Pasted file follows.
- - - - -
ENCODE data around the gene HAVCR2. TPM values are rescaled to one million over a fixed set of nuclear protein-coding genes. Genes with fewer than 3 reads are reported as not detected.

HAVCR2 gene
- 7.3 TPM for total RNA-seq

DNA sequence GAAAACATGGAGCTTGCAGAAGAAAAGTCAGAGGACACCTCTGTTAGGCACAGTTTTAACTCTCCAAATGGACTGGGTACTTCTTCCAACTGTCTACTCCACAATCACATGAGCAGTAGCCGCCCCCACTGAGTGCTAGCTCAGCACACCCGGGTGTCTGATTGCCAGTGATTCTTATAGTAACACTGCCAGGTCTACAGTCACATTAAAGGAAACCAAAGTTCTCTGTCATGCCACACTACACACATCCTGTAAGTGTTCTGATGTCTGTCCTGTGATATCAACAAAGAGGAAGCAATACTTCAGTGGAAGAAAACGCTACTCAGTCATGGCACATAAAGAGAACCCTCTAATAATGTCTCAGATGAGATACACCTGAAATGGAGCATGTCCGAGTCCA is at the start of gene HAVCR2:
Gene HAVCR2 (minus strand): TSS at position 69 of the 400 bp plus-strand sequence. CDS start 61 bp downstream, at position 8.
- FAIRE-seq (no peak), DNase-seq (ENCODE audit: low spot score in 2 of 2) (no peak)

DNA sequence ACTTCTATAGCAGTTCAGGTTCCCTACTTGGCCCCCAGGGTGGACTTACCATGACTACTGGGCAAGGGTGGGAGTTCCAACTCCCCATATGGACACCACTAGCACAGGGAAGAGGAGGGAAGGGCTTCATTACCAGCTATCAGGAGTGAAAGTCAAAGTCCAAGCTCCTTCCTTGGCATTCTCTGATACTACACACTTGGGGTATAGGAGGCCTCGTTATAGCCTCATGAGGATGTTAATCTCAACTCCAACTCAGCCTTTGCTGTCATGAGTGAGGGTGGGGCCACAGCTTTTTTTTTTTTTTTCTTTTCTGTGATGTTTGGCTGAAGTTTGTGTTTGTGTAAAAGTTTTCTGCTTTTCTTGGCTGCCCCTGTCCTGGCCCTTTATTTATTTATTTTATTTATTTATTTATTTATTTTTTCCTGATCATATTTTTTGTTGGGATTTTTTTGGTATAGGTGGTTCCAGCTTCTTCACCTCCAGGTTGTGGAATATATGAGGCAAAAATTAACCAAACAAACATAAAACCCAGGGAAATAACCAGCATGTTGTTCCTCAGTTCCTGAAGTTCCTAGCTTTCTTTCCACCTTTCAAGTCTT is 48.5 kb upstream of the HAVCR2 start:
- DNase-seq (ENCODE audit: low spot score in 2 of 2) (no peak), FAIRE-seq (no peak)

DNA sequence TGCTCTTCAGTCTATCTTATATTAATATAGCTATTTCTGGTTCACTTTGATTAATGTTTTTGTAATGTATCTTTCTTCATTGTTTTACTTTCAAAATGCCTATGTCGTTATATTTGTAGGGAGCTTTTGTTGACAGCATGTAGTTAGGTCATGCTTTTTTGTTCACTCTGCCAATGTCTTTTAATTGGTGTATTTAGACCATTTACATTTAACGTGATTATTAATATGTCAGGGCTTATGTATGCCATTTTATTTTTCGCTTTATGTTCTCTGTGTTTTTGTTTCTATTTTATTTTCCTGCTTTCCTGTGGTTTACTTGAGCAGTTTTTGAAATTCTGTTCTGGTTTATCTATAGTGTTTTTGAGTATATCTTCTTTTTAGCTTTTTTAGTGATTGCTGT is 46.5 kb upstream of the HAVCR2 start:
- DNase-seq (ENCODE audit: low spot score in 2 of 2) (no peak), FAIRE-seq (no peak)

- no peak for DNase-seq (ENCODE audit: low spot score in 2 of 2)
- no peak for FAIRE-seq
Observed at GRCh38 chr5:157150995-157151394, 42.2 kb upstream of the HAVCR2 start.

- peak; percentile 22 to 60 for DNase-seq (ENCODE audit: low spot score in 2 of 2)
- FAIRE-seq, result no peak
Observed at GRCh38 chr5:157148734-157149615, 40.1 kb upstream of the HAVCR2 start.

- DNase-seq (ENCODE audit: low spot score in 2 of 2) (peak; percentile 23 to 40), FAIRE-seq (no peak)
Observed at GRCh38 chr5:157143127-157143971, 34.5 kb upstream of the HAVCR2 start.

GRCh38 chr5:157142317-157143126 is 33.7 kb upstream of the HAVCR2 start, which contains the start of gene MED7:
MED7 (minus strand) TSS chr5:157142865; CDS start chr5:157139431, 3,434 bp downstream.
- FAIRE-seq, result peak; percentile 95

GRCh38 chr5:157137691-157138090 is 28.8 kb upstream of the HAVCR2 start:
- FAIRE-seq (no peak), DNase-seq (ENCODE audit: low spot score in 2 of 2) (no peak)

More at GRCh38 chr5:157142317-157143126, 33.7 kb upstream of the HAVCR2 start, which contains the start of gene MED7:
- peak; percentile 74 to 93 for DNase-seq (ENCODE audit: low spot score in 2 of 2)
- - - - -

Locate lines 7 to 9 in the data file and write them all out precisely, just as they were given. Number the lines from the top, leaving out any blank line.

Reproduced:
DNA sequence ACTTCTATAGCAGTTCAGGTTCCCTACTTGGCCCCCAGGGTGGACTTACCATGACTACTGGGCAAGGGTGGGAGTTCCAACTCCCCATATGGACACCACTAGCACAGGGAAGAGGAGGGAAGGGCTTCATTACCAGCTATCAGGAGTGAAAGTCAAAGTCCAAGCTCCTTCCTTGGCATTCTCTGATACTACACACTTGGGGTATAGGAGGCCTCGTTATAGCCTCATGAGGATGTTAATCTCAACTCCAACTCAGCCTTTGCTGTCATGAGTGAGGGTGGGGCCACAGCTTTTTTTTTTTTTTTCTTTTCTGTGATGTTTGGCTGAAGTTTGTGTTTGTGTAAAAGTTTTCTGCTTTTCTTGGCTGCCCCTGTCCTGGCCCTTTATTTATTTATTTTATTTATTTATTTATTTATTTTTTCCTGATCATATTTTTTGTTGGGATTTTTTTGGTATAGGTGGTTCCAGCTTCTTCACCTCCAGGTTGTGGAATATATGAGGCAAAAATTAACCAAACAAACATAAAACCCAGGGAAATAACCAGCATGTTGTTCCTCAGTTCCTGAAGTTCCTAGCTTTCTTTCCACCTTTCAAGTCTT is 48.5 kb upstream of the HAVCR2 start:
- DNase-seq (ENCODE audit: low spot score in 2 of 2) (no peak), FAIRE-seq (no peak)

DNA sequence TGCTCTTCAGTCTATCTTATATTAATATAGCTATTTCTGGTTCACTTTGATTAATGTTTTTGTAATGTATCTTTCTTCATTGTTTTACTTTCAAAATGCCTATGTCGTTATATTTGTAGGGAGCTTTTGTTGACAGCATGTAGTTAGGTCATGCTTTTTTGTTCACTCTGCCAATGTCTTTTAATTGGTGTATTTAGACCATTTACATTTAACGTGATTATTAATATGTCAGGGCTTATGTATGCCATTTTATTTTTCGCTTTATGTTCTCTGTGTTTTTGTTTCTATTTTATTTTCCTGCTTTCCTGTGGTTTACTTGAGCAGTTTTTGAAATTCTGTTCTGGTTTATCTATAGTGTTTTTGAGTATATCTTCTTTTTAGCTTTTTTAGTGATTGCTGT is 46.5 kb upstream of the HAVCR2 start: